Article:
25 September 1983
The title “European Grand Prix” had been, since 1923, an honorific title given to one of the European events every year alongside its national title. This practice had been abandoned after the 1977 British Grand Prix, but the title was revived for the Brands Hatch race in the same way as the “Swiss Grand Prix” which it replaced was a flag of convenience for a second French Grand Prix.
Williams had planned to attend the race with their new Honda-engined turbo car, but eventually decided to wait until South Africa to debut it, a decision winked at by Keke Rosberg who applied an “I heart Turbo” sticker to his helmet. Williams did, however, bring a third car along to give a F1 debut to their test driver Jonathan Palmer as a thank you for all his hard work over the year. The entry size didn’t change though as Johnny Cecotto had finally got fed up with the lack of progress of the Theodore team (and the seeming disinterest of owner Teddy Yip) and had quit, with the struggling team opting not to replace him. Spirit were also in – well – low spirits, after having been informed by Honda that since they wouldn’t be able to supply two teams in 1984, they’d only be supplying Williams and Spirit would have to look elsewhere.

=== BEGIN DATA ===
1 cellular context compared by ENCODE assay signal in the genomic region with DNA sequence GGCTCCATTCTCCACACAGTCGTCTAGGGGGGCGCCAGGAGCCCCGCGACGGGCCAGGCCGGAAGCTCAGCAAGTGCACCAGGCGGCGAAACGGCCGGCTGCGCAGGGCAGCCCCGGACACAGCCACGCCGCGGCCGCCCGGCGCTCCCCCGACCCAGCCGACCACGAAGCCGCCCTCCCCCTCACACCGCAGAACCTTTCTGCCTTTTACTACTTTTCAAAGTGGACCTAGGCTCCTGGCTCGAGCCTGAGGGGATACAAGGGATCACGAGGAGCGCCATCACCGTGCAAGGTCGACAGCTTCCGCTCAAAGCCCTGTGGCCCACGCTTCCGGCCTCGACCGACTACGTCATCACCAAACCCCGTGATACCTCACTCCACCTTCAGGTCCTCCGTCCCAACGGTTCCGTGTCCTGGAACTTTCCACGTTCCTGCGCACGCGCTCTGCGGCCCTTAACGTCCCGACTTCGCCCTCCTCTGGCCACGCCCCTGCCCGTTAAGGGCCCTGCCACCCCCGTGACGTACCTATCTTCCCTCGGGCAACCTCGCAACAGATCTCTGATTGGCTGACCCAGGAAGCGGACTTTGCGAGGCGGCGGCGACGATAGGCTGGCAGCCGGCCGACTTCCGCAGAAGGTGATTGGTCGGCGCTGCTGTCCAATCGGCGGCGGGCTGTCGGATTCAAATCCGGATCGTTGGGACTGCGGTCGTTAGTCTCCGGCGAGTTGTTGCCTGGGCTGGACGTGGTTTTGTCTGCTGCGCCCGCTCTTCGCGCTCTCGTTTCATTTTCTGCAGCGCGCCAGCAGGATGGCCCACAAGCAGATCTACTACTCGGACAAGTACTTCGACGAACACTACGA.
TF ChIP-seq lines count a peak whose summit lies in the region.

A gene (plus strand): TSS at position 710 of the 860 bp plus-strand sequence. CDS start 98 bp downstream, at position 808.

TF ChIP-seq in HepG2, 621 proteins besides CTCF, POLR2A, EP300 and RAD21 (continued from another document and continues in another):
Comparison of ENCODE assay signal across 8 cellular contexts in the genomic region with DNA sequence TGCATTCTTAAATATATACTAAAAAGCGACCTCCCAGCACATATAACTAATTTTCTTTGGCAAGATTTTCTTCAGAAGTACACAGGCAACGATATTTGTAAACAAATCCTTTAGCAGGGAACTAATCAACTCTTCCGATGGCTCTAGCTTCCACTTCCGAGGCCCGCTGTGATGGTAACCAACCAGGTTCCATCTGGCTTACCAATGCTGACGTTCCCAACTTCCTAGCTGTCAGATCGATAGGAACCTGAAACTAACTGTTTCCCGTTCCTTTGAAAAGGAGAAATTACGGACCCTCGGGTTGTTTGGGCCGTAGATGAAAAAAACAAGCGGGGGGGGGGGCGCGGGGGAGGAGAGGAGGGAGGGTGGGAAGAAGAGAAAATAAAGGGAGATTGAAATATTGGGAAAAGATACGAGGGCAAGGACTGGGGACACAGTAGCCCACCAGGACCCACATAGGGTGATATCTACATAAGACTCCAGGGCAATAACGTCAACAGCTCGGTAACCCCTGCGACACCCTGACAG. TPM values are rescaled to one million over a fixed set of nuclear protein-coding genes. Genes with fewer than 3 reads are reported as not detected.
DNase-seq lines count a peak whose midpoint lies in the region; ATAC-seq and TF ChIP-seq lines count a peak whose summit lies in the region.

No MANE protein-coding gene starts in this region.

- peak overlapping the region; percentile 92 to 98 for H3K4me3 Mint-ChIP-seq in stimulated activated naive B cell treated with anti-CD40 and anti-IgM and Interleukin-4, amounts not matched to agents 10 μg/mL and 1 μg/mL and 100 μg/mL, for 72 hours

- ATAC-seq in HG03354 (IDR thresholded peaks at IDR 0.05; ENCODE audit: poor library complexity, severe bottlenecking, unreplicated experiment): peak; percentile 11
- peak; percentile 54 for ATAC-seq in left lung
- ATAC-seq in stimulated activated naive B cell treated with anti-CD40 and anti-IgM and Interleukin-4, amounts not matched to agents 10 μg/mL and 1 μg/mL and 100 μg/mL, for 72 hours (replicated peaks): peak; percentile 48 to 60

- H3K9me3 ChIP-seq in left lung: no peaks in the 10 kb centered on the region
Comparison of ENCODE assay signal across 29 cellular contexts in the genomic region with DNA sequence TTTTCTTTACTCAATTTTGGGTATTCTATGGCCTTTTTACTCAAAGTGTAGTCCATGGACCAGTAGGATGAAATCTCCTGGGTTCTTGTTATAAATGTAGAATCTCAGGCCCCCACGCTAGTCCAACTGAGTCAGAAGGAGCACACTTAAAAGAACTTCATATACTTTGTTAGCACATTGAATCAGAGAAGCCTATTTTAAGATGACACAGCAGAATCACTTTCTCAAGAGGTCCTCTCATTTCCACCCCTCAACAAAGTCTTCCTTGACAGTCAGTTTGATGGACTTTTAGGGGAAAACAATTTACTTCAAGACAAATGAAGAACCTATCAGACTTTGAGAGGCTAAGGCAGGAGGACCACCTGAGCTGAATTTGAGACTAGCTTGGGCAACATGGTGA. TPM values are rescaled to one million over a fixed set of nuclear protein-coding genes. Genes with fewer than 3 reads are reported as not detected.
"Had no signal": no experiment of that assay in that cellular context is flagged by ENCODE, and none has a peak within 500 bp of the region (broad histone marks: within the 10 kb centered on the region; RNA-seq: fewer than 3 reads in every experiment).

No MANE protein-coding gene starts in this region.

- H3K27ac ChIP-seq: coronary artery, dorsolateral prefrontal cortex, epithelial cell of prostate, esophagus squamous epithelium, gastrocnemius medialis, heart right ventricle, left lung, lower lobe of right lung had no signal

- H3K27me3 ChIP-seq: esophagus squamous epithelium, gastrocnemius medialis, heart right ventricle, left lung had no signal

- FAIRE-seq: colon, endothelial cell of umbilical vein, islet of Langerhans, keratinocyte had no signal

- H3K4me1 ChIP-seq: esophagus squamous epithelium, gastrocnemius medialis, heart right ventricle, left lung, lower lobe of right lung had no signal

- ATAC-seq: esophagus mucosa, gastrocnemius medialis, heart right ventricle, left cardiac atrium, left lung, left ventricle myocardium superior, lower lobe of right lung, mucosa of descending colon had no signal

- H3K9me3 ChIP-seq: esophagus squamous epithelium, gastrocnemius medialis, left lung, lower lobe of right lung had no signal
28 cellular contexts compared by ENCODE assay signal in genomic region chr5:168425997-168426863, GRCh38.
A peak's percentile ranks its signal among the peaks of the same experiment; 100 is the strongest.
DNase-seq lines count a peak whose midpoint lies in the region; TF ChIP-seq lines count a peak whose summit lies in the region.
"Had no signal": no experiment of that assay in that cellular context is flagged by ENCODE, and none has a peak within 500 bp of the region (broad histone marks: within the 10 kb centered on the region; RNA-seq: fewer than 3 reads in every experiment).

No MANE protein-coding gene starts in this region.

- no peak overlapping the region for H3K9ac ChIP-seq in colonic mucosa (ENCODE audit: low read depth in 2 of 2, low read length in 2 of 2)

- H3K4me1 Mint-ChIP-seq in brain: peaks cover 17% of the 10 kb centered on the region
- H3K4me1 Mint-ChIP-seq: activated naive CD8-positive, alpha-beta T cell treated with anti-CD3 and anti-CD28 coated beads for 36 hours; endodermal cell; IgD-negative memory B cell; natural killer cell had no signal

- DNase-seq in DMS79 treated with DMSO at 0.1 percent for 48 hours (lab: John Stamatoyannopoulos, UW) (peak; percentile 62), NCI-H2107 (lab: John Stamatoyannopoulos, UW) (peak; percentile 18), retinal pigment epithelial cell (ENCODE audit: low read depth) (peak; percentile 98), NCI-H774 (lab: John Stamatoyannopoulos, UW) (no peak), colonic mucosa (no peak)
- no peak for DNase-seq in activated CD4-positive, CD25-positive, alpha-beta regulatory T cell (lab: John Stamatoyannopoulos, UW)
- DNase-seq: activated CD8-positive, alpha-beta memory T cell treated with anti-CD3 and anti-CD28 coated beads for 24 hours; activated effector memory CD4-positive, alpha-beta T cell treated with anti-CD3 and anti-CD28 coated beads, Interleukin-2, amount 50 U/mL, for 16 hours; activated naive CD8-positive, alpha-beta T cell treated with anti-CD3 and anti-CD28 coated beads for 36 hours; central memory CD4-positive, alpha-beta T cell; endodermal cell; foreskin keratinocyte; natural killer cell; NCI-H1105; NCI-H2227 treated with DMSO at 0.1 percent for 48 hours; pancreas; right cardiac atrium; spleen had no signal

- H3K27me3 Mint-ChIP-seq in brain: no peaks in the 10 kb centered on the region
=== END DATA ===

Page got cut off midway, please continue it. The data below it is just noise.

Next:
Son of a doctor, Jonathan Palmer studied medicine himself and did his first racing while a student at Guy’s Hospital Medical School. He achieved his doctorate in 1979, and Dr Jonathan Palmer took up a position in a hospital in Sussex, but quickly found that hie enjoyed racing more than medicine and couldn’t do both at the same time. In 1981 he took a sabbatical from the hospital to race in Formula 3. Quick right out of the box, he won four races early on in his West Sussex Racing Ralt chassis and did enough to take the title ahead of Thierry Tassin and Raul Boesel. This landed him a Formula Two works drive with Ralt-Honda and an opportunity to test for Williams. His first year in F2 was difficult, but in 1983 it all came good and after a slow start he took five wins in a row to take the European F2 championship on 4 September.